At Build 2016, we showed you how to use the Desktop App Converter to bring your existing desktop applications to the universal .appx packaging format as a first step to bringing your application to the Universal Windows Platform (UWP). Once on UWP, your apps are easier for users to manage and install, and you can integrate engaging UWP functionality and reach customers across the Windows 10 platform, including on IoT devices, Xbox One and HoloLens. We’d like to take this opportunity to further provide some context about the converter and other tooling involved (previously part of Project “Centennial”), and help you get started with the Desktop Bridge.

Since the release of the initial preview in early April, we’ve already seen hundreds of apps being converted and deployed for early testing. With the latest Windows 10 Insider Preview Build 14342, you can now run the Desktop App Converter on the Professional version of Windows, alongside the Enterprise edition that was previously enabled. Now is a great time to get started with converting your existing desktop applications to bring them to UWP!

What is the Desktop Bridge?

The Desktop Bridge brings a number of important improvements to the Windows platform for all developers. First, you can convert existing Windows desktop apps or games to .appx packages, so your users will be able to install them easily and experience seamless updates, be it through the Windows Store or any distribution channel of your choice.

Once converted to the UWP application model, the desktop app has access to new UWP APIs, including Live Tiles, push notifications and local/roaming app data, which previously were inaccessible to desktop apps. With this conversion process, your existing code continues to run with minimal changes and UWP deployment ensures that whatever state the app writes to the PC is isolated and easily cleaned up on uninstall – addressing a major pain point users have had with desktop apps in the past. Additionally, the app can now expose App Services, run Background Tasks, and have a XAML UI by adding a UWP app container process to the same app package.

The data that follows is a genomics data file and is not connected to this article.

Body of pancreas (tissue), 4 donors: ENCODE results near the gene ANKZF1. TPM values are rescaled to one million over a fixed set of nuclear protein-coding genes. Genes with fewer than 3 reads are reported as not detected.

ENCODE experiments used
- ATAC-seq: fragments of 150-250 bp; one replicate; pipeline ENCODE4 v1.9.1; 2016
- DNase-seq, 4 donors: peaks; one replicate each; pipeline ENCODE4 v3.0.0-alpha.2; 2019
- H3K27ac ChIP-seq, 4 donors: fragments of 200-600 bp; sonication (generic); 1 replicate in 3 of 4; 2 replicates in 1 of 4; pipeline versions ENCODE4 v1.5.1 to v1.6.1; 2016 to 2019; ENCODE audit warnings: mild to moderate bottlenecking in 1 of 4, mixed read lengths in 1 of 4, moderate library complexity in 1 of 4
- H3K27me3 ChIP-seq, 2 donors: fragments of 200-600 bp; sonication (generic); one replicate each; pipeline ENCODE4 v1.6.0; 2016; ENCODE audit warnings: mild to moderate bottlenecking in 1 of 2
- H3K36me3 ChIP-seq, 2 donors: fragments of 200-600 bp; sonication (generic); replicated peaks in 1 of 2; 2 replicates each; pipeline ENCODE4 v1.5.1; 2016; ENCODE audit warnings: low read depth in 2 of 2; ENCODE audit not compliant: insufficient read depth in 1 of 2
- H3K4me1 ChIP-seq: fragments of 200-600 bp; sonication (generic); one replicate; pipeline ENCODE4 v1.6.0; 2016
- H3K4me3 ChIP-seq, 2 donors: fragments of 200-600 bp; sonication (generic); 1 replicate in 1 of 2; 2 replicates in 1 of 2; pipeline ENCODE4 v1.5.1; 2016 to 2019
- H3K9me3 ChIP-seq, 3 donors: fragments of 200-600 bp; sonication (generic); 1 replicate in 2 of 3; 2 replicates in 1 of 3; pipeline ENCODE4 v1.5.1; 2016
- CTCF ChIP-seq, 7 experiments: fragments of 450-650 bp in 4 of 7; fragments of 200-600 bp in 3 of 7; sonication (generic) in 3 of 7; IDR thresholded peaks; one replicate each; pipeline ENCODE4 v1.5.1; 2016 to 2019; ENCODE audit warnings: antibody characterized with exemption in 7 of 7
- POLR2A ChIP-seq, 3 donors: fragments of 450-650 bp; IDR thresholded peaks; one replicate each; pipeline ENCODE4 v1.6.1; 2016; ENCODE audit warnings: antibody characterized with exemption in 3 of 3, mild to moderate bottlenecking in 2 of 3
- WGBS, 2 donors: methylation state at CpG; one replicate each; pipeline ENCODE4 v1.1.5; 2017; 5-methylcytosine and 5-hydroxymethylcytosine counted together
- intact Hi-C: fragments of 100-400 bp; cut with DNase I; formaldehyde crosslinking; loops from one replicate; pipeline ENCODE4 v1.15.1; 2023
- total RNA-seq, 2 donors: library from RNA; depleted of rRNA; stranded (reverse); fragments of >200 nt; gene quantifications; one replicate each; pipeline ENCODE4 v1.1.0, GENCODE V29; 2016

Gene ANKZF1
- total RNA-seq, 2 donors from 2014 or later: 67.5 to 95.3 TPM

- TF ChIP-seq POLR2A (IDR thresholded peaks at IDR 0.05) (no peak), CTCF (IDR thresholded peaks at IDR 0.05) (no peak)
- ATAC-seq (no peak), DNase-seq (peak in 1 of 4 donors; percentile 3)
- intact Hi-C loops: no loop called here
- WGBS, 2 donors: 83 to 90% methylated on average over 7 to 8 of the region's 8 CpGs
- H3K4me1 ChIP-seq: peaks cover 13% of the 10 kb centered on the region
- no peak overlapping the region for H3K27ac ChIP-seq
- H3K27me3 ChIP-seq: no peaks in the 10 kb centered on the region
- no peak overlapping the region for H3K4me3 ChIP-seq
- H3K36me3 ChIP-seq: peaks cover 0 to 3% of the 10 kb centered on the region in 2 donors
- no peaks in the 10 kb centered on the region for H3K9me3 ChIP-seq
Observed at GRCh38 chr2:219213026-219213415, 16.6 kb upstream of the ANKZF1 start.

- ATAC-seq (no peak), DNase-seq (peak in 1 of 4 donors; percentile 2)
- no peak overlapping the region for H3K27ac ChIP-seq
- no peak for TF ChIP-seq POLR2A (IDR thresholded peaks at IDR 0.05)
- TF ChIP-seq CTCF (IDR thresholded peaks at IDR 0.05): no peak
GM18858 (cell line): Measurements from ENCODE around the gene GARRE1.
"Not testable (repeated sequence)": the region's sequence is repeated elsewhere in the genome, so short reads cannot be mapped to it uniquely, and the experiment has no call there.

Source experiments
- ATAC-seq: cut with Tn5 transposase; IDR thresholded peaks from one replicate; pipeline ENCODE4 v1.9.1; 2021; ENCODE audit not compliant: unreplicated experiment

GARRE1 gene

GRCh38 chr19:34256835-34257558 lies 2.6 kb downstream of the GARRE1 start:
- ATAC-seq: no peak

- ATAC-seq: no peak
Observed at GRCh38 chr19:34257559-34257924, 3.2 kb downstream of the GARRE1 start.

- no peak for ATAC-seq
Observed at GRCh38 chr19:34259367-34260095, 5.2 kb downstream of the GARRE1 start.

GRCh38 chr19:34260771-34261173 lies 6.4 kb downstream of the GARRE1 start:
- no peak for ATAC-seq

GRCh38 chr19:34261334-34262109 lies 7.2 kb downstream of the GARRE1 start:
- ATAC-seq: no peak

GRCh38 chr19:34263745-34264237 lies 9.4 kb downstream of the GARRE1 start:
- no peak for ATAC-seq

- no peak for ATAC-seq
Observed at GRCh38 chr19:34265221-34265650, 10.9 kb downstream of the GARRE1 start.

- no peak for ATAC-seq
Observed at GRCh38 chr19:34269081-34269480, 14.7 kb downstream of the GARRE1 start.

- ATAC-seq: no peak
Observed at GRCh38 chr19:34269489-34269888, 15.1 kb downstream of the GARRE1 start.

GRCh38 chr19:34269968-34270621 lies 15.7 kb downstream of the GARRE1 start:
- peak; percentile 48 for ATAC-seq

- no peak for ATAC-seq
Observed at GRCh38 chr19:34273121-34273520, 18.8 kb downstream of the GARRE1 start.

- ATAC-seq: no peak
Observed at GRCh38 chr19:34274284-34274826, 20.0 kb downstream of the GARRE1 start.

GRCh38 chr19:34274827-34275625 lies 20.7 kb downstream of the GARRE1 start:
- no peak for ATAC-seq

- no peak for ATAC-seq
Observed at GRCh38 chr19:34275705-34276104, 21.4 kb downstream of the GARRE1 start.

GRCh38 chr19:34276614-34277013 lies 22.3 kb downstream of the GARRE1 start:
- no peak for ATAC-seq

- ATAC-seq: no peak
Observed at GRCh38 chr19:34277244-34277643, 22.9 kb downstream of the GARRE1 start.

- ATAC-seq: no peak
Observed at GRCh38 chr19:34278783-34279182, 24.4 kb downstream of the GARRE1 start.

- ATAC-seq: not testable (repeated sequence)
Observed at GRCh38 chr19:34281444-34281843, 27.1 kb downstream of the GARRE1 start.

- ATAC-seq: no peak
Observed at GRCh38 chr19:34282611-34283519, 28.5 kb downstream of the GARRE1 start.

With your existing code now running in the UWP application model, it’s straightforward to add additional functionality over time, gradually migrating existing Win32/.NET code to move functionality into the app container. Running your code in the app container benefits the security of your user’s machine, and at the end of the migration results in a UWP app that can run on PCs, Phones, IoT devices, Xbox One and HoloLens.

  • Convert – Create an .appx deployment package for your desktop application
  • Enhance – Call new UWP APIs from your desktop application
  • Extend – Add new functionality, such as UWP App Services and Background Tasks
  • Migrate – Move more code into the app container part of your package, such as a XAML UI frontend
  • Expand – Finish the migration of all code to the app container and expand your reach to all Windows devices

Getting Started